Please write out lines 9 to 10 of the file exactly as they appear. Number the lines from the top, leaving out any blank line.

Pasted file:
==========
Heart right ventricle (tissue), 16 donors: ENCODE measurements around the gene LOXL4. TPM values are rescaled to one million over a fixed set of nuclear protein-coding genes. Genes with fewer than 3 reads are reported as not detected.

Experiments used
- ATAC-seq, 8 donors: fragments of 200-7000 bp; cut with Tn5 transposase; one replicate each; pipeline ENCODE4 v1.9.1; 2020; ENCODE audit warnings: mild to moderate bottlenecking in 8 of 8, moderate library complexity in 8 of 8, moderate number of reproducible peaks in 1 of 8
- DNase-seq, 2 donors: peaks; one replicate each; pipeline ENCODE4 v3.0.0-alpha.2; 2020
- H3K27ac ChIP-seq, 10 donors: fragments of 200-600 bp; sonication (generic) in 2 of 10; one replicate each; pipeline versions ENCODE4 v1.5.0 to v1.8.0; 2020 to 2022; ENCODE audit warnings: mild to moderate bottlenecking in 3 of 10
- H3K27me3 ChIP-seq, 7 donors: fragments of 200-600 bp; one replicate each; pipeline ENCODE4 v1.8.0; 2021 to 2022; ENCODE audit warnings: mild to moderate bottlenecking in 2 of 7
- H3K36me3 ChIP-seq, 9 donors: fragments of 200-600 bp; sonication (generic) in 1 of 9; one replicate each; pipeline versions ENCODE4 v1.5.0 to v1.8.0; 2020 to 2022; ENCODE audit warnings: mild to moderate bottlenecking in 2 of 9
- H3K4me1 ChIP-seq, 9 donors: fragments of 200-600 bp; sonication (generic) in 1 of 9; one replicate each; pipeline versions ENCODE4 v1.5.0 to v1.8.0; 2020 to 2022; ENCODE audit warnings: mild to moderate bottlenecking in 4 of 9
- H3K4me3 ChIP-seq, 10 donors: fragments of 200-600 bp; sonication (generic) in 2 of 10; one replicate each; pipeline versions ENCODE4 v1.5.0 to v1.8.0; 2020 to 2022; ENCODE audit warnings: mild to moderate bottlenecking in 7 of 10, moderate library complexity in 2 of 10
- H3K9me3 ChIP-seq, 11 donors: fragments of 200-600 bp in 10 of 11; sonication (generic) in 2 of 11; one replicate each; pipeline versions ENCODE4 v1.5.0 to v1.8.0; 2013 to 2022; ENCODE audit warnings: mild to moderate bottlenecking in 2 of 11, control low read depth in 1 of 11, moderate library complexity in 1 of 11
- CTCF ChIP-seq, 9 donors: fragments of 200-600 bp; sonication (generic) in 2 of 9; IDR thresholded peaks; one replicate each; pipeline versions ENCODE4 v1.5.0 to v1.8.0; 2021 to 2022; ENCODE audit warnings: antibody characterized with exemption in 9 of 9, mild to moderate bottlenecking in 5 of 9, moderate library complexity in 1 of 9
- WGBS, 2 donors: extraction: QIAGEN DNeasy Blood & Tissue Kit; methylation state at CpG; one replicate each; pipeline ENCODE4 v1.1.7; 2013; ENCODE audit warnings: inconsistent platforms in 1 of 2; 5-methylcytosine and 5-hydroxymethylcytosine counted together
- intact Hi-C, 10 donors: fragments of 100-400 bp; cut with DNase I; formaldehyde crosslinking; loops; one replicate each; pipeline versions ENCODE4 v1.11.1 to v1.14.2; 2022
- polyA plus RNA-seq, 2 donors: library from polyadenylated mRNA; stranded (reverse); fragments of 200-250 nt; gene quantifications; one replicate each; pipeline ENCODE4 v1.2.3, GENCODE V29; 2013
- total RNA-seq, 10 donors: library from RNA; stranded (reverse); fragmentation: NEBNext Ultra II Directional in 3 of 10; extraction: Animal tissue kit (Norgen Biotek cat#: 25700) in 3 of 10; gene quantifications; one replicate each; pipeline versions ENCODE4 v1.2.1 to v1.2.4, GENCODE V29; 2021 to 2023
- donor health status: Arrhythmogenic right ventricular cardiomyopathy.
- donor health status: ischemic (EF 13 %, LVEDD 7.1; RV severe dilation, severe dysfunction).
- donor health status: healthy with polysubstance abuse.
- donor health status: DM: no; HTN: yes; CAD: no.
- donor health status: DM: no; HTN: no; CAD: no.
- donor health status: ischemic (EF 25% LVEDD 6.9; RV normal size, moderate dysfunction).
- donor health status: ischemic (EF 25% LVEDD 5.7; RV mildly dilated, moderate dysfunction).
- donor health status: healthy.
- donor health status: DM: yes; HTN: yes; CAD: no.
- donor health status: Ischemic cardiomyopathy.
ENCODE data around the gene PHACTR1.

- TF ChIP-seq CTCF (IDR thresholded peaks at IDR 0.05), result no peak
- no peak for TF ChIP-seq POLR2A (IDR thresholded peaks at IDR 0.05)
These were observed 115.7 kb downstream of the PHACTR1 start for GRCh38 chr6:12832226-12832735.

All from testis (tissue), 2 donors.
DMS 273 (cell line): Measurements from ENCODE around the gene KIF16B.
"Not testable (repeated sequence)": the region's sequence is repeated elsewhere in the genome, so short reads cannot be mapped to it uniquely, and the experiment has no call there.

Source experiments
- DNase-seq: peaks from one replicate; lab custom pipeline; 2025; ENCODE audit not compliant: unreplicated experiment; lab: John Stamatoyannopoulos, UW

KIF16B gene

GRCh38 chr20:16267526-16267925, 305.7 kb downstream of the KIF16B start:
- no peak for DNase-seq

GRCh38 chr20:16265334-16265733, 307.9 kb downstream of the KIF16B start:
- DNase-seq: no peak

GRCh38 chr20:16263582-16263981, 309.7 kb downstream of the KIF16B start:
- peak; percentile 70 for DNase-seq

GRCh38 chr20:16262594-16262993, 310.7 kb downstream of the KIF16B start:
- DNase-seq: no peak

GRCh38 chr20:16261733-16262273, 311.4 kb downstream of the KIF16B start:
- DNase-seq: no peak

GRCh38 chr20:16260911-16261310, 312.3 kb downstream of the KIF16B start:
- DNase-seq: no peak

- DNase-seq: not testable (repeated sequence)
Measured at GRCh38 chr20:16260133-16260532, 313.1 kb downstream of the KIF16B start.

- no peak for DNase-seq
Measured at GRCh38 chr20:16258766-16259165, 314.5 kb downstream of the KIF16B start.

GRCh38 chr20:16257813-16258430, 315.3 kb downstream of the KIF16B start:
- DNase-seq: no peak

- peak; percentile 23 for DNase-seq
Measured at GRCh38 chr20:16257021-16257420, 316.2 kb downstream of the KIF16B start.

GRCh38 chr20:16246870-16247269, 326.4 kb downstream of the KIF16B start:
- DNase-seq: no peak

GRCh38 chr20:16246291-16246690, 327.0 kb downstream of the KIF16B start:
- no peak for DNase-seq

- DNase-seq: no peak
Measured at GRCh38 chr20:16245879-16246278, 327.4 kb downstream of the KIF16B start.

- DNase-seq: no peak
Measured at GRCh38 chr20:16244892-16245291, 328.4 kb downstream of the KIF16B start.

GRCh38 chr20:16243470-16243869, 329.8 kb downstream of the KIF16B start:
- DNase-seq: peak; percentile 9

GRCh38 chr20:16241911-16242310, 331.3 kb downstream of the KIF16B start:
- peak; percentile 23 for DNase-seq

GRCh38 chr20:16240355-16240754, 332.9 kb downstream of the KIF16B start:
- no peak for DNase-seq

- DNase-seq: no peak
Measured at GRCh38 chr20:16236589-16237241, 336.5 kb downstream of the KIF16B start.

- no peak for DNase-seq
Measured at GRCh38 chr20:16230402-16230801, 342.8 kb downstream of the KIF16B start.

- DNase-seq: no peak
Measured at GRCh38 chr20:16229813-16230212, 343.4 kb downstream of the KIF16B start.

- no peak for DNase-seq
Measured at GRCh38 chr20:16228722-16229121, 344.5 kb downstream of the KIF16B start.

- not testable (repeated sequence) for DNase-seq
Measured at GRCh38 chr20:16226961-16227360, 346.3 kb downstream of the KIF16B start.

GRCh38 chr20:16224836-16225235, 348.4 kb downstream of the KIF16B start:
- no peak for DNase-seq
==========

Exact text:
- H3K4me3 ChIP-seq, 10 donors: fragments of 200-600 bp; sonication (generic) in 2 of 10; one replicate each; pipeline versions ENCODE4 v1.5.0 to v1.8.0; 2020 to 2022; ENCODE audit warnings: mild to moderate bottlenecking in 7 of 10, moderate library complexity in 2 of 10
- H3K9me3 ChIP-seq, 11 donors: fragments of 200-600 bp in 10 of 11; sonication (generic) in 2 of 11; one replicate each; pipeline versions ENCODE4 v1.5.0 to v1.8.0; 2013 to 2022; ENCODE audit warnings: mild to moderate bottlenecking in 2 of 11, control low read depth in 1 of 11, moderate library complexity in 1 of 11